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Old 05-05-2011, 07:04 AM   #11
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Mold problem-new construction home???


Hi

Considering the property has not been unoccupied for 2+ years the conditions are not really that bad. If there had been any problem with ground water ingress the conditions would have been a hell of a lot worse than shown in your photo!

The problem you have is more than likely to be related to a number of factors e.g. lack of ventilation/air changes, temperature, humidity, and thermal losses within the basement structure of the building which together are leading to the occurence of both surface and interstitial condensation.

The mould issue is purely one of spores or bacteria in the air coming into contact with a cold/damp surface due to the condensation and would not be unexpected in a building that has laid empty for a number of years.
In normal occupancy it is unlikey that condensation would be a problem as the room temperature would likely be kept above the dew point of the air.

Obviously the rooms will need to be redecorated, and in line with the comments made by 'itsreallyconc' you should allow for all costs in carrying out this work against the offer that you make on the property, also include a contingency cost for unforeseen items, and final step if you are really keen on the property negotiate on price, and if you can't come to an agreement walk away!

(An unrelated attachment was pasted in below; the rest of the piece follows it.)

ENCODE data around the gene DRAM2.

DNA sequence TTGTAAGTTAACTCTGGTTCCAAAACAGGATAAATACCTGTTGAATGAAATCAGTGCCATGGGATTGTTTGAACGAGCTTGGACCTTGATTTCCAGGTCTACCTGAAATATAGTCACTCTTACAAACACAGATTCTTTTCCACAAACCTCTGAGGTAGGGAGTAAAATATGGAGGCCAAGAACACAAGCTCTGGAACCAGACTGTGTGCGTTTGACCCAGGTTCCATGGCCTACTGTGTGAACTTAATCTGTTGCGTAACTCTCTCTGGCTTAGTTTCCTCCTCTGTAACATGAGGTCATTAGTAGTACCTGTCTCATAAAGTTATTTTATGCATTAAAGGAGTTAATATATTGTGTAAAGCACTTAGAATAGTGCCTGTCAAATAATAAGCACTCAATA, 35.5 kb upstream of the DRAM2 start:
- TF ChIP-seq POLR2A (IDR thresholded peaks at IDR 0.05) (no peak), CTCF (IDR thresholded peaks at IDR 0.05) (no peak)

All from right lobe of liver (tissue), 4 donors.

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Old 05-05-2011, 08:36 AM   #12
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Mold problem-new construction home???


I was hoping Michael would put in his last 2cents....maybe he still will.

Anyway, the home went under contract yesterday! Ruh-roh.

I just hope that the buyers observed those spots and/or that the baseboard mildew/mold wasn't cleaned off by the listing realtor...as we did point it out to her.

If that mold has been cleaned off of the baseboards, one may not so much notice the 'spots' that are all over, like my husband did.

The home is a foreclosure and is AS-IS. I guess that will be problematic.

We are moving on in our search. Happily.
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Old 05-05-2011, 08:51 AM   #13
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Glad you didn't vet stuck with that stinker. There are so many houses on the market. Good luck.
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Old 05-05-2011, 11:38 AM   #14
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Around a quarter of the properties I inspect are vacant and unheated, and experience has taught me that these properties can have a wide variety of problems.

I realize that your climate is less severe than mine here in Chicago, but even a brief period of freezing weather can cause various kinds of problems, some of which may not become apparent until some time after the house is reoccupied.